Tuesday, April 25, 2017

Love and Other Cults (2017)

Director: Eiji Uchida

Notable Cast: Sairi Itoh, Kenta Suga, Kaito Yoshimura, Hanae Kan, Ami Tomite, Antony, Hana Matsumoto, Nanami Kawakami, Katsuya Maiguma, Matthew Chozick, Taro Yabe, Yoshimasa Kando, Denden

Eiji Uchida has become a household name with indie distributor Third Window Films, leading the company to jump into the production world 100% on their own with Lowlife Love. With the surprise success of said project, Adam (TWF) and Eiji have teamed up once again for another crazy and wonderful production... Love and Other Cults.

Ai is a girl who is budding into a young woman, but the world she inhabits seems to vehemently reject her existence, and she finds herself hopping about various groups of living, seemingly absorbing herself in blend as a chameleon, only to shortly thereafter continue that hop. Along the way she meets some interesting characters, all nasty in a certain sense, but as the story unfolds, so do the reasons behind these characters brokenness.

Thug life.
One of my favorite elements of Love is that characters do come and go at a rapid pace, as in they stay but aren't there at all times, but each seemed to be fleshing themselves as things carry on. There is a lot that goes down in this roughly 90 minute feature, but it is all balanced and handled masterfully, even when things get out of hand, which they often do.

Seems this film takes reoccurring themes, such as self-identity and examination of religion, from Eiji's previous works, Greatful Dead and Lowlife Love, and blends them into something new yet familiar, but ultimately fresh! Love is as darkly funny as it is heartwarming at times. It is surprising the amount of emotions this put me through while simultaneously being completely entertaining. While I don't believe it to be a masterpiece, it is the closest to one the director has crafted thus far.

"Emotion without reason exists in this world."
There is social commentary on the purpose seeking youth that I know rings true even outside of its Japanese setting. Kids go through a lot, and while their own actions shape who they are in the end, sadly their stories are often left unwritten due to the extreme living circumstances they are forced to attempt to grow up with. The best thing about this side of the movie is that it never becomes blatant in its message nor does it dive into cryptic symbolism that only highbrow art aficionados will attempt to decipher. It entertains firstly whilst holding a mirror up to society as it does so.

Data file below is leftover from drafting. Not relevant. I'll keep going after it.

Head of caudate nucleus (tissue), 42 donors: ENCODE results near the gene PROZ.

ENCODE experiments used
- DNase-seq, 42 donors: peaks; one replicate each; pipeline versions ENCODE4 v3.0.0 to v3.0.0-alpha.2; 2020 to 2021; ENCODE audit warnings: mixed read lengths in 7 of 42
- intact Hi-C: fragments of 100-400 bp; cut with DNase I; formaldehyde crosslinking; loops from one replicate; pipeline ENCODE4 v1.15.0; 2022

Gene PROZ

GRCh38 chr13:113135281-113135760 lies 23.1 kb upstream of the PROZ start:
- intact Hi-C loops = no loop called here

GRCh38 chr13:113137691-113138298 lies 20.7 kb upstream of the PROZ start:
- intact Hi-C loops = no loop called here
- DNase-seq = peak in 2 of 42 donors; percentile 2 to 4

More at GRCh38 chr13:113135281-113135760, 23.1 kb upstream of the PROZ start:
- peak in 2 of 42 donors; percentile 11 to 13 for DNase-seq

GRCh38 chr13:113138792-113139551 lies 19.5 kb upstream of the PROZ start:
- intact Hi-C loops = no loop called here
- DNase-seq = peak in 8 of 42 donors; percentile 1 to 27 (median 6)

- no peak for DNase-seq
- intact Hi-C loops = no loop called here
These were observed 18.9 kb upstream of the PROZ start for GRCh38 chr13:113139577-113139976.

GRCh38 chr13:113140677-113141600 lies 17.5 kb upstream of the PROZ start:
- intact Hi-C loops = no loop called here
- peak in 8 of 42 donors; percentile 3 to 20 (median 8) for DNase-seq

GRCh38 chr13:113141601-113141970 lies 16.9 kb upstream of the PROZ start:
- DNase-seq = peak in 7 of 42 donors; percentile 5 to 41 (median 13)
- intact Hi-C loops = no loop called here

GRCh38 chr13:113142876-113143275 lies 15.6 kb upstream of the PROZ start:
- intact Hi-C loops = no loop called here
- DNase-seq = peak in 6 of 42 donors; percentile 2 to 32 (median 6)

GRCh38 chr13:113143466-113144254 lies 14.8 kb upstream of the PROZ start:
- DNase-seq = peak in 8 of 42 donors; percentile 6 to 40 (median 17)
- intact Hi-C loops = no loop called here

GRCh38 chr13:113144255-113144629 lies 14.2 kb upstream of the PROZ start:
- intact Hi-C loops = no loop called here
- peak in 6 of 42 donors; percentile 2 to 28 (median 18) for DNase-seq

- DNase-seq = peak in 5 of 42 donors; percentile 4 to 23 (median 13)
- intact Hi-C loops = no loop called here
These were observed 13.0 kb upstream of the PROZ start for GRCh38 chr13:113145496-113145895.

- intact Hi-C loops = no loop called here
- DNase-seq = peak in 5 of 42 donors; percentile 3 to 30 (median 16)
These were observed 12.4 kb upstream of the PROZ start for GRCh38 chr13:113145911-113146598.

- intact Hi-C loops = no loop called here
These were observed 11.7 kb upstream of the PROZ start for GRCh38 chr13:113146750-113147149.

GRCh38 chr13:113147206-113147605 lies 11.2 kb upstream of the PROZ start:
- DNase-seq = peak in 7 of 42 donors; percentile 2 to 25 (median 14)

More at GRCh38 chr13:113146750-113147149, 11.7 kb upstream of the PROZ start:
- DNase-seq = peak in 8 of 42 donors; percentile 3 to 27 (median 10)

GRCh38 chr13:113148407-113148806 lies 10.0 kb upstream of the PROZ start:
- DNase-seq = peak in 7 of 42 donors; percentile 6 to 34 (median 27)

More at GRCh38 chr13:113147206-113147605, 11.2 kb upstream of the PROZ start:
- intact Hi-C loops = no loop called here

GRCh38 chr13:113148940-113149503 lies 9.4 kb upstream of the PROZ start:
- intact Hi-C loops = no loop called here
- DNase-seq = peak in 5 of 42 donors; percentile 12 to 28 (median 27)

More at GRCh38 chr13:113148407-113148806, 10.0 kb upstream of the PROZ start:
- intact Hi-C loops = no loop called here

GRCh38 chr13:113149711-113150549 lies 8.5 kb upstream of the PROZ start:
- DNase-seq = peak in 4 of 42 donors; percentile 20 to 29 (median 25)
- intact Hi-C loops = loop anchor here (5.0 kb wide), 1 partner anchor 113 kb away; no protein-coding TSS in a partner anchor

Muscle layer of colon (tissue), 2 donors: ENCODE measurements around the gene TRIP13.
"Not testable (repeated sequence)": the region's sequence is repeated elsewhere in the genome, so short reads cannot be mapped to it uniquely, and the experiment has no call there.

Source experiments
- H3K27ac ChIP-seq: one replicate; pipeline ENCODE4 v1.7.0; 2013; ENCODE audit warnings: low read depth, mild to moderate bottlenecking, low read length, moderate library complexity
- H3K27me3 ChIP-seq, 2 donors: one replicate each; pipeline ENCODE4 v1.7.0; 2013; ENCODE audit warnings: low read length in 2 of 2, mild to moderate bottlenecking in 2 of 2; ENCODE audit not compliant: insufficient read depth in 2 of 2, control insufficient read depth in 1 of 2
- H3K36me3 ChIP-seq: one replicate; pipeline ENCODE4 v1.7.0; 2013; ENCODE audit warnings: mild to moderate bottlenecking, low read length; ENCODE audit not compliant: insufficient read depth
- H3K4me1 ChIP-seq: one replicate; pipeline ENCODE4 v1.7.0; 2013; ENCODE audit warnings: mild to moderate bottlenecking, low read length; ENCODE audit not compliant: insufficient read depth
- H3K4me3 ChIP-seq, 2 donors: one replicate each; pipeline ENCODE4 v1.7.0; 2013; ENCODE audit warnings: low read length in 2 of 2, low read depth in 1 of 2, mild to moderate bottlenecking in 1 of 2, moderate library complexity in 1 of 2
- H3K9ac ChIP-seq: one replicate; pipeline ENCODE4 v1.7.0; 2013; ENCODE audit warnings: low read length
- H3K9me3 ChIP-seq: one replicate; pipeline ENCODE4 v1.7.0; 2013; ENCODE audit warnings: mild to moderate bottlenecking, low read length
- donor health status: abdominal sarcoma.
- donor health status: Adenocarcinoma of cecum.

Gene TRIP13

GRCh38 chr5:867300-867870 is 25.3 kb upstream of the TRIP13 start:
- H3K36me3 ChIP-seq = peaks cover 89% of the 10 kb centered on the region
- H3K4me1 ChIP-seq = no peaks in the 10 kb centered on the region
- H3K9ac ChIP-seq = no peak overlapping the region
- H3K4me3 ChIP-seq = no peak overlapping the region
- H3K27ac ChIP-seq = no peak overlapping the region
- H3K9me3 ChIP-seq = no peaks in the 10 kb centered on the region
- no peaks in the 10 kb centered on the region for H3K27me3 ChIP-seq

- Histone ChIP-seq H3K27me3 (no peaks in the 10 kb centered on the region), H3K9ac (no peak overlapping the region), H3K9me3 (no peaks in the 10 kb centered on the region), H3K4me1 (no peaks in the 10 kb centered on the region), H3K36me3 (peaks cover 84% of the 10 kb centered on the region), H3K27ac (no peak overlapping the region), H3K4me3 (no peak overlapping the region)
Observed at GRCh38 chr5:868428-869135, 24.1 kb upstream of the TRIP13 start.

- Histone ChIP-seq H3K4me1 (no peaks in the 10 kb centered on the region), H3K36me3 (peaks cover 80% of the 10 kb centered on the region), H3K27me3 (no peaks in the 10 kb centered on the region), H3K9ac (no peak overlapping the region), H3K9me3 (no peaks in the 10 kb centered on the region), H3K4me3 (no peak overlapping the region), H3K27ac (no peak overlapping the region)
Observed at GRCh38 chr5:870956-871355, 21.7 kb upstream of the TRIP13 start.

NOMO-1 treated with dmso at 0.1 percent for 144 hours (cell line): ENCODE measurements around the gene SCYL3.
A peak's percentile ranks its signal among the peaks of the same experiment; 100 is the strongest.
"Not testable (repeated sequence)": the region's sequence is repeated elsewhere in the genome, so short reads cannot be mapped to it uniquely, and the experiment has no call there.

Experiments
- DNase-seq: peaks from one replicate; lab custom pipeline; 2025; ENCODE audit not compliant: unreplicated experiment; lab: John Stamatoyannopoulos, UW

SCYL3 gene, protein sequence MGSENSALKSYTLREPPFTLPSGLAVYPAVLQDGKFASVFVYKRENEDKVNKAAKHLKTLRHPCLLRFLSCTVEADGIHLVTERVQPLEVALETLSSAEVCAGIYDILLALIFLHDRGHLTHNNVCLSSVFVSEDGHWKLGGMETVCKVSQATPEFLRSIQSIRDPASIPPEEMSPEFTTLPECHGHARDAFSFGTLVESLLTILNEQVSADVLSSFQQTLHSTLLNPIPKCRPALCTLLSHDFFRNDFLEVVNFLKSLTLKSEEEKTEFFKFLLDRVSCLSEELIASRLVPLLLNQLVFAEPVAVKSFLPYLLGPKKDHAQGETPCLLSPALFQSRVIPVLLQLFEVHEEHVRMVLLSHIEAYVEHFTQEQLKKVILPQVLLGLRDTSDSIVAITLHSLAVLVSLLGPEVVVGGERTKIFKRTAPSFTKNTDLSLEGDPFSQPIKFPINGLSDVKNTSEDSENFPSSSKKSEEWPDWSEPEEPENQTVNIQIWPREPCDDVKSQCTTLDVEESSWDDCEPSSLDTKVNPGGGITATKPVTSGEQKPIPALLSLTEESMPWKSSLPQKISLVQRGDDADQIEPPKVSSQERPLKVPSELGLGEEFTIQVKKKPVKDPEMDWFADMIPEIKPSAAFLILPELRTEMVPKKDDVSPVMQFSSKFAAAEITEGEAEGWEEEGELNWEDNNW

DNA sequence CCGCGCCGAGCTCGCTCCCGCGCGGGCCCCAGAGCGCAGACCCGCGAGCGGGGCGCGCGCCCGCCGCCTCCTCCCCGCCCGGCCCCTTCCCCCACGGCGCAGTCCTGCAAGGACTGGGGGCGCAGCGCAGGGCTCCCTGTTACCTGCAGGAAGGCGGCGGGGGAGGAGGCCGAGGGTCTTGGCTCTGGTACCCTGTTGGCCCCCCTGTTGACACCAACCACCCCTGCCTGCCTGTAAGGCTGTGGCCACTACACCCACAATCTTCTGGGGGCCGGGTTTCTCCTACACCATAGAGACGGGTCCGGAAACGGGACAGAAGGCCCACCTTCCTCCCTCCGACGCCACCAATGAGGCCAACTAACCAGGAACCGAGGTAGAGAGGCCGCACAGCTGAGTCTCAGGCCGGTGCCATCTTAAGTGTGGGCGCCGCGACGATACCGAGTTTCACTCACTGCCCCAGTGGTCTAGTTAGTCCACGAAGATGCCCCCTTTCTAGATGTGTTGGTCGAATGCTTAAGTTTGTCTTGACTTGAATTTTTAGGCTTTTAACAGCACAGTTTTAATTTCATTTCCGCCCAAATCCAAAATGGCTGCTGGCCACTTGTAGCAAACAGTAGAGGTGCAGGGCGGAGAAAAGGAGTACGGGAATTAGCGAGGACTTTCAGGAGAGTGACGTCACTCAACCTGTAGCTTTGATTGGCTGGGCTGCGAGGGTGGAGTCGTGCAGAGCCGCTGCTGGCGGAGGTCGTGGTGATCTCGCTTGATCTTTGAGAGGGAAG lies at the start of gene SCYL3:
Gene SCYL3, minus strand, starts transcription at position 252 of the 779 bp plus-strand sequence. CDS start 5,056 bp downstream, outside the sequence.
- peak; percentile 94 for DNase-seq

I enjoyed the lead character of Ai. She is broken so very much,but she never stops seeking out purpose and a place to belong, no matter how ridiculous that mission becomes. Religious groups pull her into their worlds, along with prostitution, a seemingly picture perfect family, and even the adult entertainment industry. It is insane the amount of crap she endures, but you can't help wanting to see her break free and find herself. I think the romance between her and the boy who follows her around from school works, though it never reaches the heights of my favorite side character, played by Antony.

Comedian turned actor Antony marks his debut in Love as a gangster who is looking for a way out, though he doesn't immediately know that. Without spoiling, he has by far the most interesting and rewarding arc, even surpassing Ai in my eyes. I really wanted his subplot to break away from the main story and go on into its own feature. It's not to degrade the main arc, just the side dishes in this one are just as good as the main course.

One of the funniest openings in recent memory.

I could go on and on about this new Uchida flick, but I will closeout saying that this may be his best work yet, though it does go pretty neck and neck with Lowlife Love. It is bigger, prettier to look at, but never shies from its message for the sake of entertaining nor visa versa. It is just the right blend of fun, and leaves you thinking when it is all said and done. I have seen a lot of great films in 2017 already, but the zany heart of Love and Other Cults help it to shine a bit brighter than the rest of the pack. See it when possible and make it a priority!

Written by Josh Parmer

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